Last week heralded the start of Nissan’s production of the Leaf, the first electric car to be built in the UK. The car is to be made at the Japanese manufacturers Sunderland plant, and they have said that they expect a slow start but believe that the time is right for the battery operated car to make its mark on the industry.
Government’s around the world see electric vehicles as playing a vital part in both cutting CO2 emissions and reducing the effects of global warming. The principle is simple; what emissions the cars do make are totally clean, but if this is the case, why are some top scientists still questioning their credentials as a green vehicle?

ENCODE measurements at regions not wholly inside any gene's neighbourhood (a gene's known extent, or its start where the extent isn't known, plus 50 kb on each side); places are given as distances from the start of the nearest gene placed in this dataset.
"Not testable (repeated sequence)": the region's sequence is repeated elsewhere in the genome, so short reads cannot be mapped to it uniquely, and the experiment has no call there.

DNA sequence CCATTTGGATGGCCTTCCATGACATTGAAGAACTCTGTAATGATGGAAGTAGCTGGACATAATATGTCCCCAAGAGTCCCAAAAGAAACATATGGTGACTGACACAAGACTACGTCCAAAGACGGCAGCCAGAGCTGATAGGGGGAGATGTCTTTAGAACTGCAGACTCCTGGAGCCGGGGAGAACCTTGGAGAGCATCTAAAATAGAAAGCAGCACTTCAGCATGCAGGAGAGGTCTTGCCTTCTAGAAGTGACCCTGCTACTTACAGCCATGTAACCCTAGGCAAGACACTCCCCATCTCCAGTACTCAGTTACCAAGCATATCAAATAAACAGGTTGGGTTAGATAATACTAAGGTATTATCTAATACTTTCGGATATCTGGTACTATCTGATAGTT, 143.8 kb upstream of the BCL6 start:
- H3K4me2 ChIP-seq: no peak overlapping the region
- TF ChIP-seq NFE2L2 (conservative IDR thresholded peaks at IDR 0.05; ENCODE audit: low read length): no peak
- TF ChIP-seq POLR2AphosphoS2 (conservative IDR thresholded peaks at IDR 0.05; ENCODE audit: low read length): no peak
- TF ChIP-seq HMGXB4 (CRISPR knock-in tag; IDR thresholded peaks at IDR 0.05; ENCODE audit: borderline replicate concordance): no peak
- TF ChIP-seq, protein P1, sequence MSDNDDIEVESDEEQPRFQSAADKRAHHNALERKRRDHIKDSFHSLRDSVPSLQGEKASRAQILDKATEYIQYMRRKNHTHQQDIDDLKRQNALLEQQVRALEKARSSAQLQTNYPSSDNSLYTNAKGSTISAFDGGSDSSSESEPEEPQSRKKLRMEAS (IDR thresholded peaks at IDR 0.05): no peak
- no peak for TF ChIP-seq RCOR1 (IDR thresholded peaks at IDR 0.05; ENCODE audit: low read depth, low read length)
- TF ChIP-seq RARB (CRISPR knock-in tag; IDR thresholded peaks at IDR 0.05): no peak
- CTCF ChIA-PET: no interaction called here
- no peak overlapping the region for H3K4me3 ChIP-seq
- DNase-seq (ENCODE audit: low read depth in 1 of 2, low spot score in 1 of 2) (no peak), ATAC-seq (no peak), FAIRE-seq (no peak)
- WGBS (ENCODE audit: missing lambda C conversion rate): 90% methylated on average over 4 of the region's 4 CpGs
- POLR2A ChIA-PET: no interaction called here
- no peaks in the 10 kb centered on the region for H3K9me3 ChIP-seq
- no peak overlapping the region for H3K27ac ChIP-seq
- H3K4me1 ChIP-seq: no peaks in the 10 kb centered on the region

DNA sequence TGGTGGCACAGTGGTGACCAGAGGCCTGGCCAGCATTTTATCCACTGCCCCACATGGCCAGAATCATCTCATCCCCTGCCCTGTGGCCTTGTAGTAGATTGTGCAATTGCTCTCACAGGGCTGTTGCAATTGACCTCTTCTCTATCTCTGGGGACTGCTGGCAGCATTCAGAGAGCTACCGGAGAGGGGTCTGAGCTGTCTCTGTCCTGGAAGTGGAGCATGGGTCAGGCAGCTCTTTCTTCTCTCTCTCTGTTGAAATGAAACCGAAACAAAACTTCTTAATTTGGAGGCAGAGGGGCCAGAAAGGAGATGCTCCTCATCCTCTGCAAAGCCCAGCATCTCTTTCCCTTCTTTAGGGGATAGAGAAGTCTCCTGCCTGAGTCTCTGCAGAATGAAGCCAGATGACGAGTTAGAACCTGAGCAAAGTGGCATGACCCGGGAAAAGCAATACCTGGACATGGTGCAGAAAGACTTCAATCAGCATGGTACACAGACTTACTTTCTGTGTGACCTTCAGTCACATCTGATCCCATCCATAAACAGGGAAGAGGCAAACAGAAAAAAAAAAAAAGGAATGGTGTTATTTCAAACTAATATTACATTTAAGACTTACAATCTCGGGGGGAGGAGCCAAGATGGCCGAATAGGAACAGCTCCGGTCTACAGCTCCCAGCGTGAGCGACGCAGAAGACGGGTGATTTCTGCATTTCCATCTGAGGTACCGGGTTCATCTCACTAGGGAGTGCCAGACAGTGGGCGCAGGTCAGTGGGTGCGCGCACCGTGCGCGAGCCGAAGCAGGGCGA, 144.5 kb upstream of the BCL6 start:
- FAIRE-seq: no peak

Their concerns are mainly focussed on 2 areas; How the electric vehicles and in particular their batteries are manufactured and how the electricity is generated that actually powers them. A recent study by Norwegian scientists, a country that is a big believer in electric vehicles, discovered that is certain circumstances these cars could actually have a bigger impact on global warming than conventional vehicles.
Guillaume Majeau-Bettez from the Norwegian University of Science and Technology, one of the report’s authors, has admitted that he was both shocked and disappointed that the findings were not more positive for electric vehicles. He said that while these cars had huge potential for improvement, what will ultimately make it a success or a failure from an environmental stance is how much the electricity grid could be cleaned up, and at present they were failing to do this.